Combination Quotes (displaying: 1 - 30 of 341 quotes )
There are not more than five musical notes, yet the combinations of these five give rise to more melodies than can ever be heard. There are not more than five primary colours, yet in combinationthey produce more hues than can ever been seen. There are not more than five cardinal tastes, yet combinations ofthem yield more flavours than can ever be tasted.
Everywhere, words are mixing. Words and lyrics and dialogue are mixing in a soup that could trigger a chain reaction. Maybe acts of God are justthe right combination of media junk thrown out into the air. The wrong words collide and call up an earthquake. The way rain dances called storms, the right combination of words might call down tornadoes. Too many advertising jingles commingling could be behind global warming. Too manytelevision reruns bouncing around might cause hurricanes. Cancer. AIDS.
A wonderful realization will be the day you realize that you are unique in all the world. There is nothing that is an accident. You are a special combination for a purpose -- and don't let them tell you otherwise, even if they tell you that purpose is an illusion. (Live an illusion if you have to). You are that combination so that you can do what is essential for you to do. Don't ever believe that you have nothing to contribute. The world is an incredibly unfulfilled tapestry. And only you can fulfill that tiny space that is yours.
The life of a poet lies not merely in the finite language-dance of expression but in the nearly infinite combinations of perception and memory combined with the sensitivity to what is perceived and remembered. My three local years on Heaven’s Gate, almost fifteen hundred standard days, allowed me to see, to feel, to hear to remember, as if I literally had been born again. Little matter that I had been born again in hell.
There is a widespread belief that americans hate cities. I think it is probable that Americans hate city failure, but, from the evidence, we certainly do not hate successful and vital city areas. On the contrary, so many people want to make use of such places, so many people want to work in them or live in them or visit in them, that municipal self-destruction ensues. In killing successful diversity combinations with money, we are employing perhaps our nearest equivalent to killing with kindness.
Resurrection. In the crude form in which it is preached to console the weak, it is alien to me. I have always understood Christ's words about the living and the dead in a different sense. Where could you find room for all these hordes of people accumulated over thousands of years? The universe isn't big enough for them; God, the good, and meaningful purpose would be crowded out. They'd be crushed by these throngs greedy merely for the animal life. But all the time, life, one, immense, identical throughout its innumerable combinations and transformations, fills the universe and is continually reborn. You are anxious about whether you will rise from the dead or not, but you rose from the dead when you were born and you didn't notice it.
And yet it fills me with wonder, that, in almost all countries, the most ancient poets are considered as the best: whether it be that every other kind of knowledge is an acquisition gradually attained, and poetry is a gift conferred at once; or that the first poetry of every nation surprised them as a novelty, and retained the credit by consent which it received by accident at first; or whether, as the province of poetry is to describe Nature and Passion, which are always the same, the first writers took possession of the most striking objects for description, and the most probable occurrences for fiction, and left nothing to those that followed them, but transcription of the same events, and new combinations of the same images. Whatever be the reason, it is commonly observed that the early writers are in possession of nature, and their followers of art: that the first excel in strength and innovation, and the latter in elegance and refinement.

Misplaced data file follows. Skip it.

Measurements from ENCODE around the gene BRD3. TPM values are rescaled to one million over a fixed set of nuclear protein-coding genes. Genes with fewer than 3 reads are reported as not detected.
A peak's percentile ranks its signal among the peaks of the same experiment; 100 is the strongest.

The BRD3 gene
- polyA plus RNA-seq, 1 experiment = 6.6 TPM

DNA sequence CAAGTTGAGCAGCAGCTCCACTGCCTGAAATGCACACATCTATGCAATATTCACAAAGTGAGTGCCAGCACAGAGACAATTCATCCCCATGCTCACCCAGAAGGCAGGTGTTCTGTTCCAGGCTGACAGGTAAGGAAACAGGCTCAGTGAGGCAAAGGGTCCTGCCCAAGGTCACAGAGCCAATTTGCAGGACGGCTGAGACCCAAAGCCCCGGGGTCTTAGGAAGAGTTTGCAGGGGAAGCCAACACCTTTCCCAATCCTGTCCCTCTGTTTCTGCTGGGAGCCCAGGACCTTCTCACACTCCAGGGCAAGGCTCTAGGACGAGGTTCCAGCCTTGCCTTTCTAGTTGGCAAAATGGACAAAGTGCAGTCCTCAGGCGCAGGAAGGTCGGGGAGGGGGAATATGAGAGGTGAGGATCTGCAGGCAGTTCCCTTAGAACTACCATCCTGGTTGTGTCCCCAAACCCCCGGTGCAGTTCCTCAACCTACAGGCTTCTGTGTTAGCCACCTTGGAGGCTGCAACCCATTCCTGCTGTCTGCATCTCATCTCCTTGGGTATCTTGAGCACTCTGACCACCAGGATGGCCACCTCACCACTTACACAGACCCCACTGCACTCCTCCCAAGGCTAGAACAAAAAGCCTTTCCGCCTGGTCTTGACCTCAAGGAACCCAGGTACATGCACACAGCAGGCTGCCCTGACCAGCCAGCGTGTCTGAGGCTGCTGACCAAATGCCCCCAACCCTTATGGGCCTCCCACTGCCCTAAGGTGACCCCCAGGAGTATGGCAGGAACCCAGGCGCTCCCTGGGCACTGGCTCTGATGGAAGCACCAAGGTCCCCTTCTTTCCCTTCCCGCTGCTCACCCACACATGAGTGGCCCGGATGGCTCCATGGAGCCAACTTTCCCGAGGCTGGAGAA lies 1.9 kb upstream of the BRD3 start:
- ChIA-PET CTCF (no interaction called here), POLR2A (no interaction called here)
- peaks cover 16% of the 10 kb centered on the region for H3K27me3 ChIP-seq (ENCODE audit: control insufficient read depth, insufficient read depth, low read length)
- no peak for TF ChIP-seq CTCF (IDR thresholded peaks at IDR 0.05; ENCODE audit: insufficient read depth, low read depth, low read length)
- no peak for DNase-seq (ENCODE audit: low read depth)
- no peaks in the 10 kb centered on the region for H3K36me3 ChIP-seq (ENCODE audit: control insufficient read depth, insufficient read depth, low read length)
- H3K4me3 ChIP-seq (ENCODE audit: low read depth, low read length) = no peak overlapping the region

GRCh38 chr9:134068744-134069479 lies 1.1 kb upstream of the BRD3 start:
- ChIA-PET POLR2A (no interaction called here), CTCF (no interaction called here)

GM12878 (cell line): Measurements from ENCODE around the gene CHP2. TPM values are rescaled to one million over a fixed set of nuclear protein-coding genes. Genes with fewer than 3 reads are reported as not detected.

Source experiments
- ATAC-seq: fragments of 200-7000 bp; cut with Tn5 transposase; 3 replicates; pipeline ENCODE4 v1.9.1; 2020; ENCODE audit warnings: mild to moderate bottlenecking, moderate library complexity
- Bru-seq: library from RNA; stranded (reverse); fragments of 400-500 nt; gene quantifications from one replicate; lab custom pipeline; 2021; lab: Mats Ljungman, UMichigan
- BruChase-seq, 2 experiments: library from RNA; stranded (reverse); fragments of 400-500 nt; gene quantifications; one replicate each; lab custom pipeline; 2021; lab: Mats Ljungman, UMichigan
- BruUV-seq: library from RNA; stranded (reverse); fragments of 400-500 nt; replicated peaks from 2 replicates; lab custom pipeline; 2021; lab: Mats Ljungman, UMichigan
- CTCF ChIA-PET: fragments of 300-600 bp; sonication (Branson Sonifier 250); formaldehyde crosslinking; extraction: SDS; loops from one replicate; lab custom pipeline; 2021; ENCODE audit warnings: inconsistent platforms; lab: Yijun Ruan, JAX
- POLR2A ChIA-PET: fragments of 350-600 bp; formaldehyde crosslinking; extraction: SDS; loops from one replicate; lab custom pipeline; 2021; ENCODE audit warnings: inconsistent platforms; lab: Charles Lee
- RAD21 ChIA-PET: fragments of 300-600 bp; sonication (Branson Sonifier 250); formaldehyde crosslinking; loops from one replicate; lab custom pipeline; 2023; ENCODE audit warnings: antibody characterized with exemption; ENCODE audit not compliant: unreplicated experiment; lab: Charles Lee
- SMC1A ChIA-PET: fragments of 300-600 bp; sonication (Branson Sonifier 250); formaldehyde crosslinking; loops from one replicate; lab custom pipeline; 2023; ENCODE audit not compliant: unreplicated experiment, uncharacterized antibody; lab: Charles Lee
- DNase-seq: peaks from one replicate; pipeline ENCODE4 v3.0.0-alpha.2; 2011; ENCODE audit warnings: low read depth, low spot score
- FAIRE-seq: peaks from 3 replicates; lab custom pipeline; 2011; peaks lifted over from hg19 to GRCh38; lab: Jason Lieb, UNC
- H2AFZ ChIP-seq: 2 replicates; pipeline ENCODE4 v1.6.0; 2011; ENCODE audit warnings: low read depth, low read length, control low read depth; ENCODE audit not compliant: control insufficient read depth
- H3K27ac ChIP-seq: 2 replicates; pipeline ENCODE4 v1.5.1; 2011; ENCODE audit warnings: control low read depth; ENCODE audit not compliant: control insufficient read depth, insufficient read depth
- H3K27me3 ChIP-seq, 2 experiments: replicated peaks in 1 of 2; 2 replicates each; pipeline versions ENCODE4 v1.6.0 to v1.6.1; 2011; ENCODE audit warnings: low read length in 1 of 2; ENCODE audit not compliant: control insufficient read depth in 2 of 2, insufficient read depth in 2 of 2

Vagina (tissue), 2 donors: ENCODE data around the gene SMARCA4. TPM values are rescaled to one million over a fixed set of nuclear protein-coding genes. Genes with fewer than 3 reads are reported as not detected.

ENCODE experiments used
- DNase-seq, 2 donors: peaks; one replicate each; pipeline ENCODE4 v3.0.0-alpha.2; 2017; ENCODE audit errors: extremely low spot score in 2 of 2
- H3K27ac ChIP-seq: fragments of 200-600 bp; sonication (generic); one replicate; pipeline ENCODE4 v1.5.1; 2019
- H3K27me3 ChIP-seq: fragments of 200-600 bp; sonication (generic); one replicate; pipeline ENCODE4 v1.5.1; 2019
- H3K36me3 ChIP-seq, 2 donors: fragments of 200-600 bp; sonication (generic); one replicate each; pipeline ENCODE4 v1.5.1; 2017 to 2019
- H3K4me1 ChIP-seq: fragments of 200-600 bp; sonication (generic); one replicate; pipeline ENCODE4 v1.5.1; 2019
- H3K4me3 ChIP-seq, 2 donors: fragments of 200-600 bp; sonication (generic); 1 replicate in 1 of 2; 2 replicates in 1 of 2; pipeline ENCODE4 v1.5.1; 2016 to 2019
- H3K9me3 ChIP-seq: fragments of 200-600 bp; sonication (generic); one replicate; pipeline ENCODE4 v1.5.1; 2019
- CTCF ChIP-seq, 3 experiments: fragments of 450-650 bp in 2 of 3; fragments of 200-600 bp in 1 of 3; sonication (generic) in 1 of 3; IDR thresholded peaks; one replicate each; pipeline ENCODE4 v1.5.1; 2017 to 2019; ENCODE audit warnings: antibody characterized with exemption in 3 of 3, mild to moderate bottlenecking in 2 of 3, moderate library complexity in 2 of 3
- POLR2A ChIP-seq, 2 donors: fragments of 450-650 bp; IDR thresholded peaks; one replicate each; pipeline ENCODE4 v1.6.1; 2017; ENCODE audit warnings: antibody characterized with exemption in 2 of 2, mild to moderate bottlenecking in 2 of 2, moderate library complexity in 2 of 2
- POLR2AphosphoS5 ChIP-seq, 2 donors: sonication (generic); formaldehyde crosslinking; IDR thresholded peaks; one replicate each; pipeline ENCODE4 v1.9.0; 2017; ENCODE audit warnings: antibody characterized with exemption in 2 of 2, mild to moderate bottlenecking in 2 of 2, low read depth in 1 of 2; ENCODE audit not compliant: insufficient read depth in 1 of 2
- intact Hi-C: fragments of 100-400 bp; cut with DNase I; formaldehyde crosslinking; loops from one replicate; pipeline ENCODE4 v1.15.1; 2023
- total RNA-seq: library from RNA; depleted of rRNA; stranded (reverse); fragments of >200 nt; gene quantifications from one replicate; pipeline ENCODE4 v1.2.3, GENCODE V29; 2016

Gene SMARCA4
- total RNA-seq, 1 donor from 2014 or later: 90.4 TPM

Sometimes we drug ourselves with dreams of new ideasl The head will save us. The brain alone will set us free. But there are no new ideas waiting in the wings to save us as women, as human. There are only old and forgotten ones, new combinations, extrapolations and recognitions from within ourselves--along with the renewed courage to try them out.
Our bodies aren't adapted to absorb big loads of nutrients all at once (many supplements surpass RDA values by 200 percent or more), but tiny quantities of them in combinations--exactly as they occur in plants. Eating a wide variety of different plant chemicals is a very good idea, according to research from the American Society for Nutritional Sciences. You don't have to be a chemist, but color vision helps. By eating plant foods in all different colors you'll get carotenoids to protect body tissues from cancer (yellow, orange, and red veggies); phytosterols to block cholesterol absorption and inhibit tumor growth (green and yellow plants and seeds); and phenols for age-defying antioxidants (blue and purple fruits). [from an entry by Barbara Kingsolver's daughter Camille]
Both vitamin pills and vegetables are loaded with essential nutrients, but not in the same combinations. Spinach is a good source of both vitamin C and iron. As it happens, vitamin C boosts iron absorption, allowing the body to take in more of it than if the mineral were introduced alone. When I first started studying nutrition, I became fascinated with these coincidences, realizing of course they're not coincidences. Human bodies and their complex digestive chemistry evolved over millenia in response to all the different foods--mostly plants--they raised or gathered from the land surrounding them. They may have died young from snakebite or blunt trauma, but they did not have diet-related illnesses like heart disease and Type II diabetes that are prevalent in our society now, even in some young adults and children. [from an entry by Barbara Kingsolver's daughter Camille]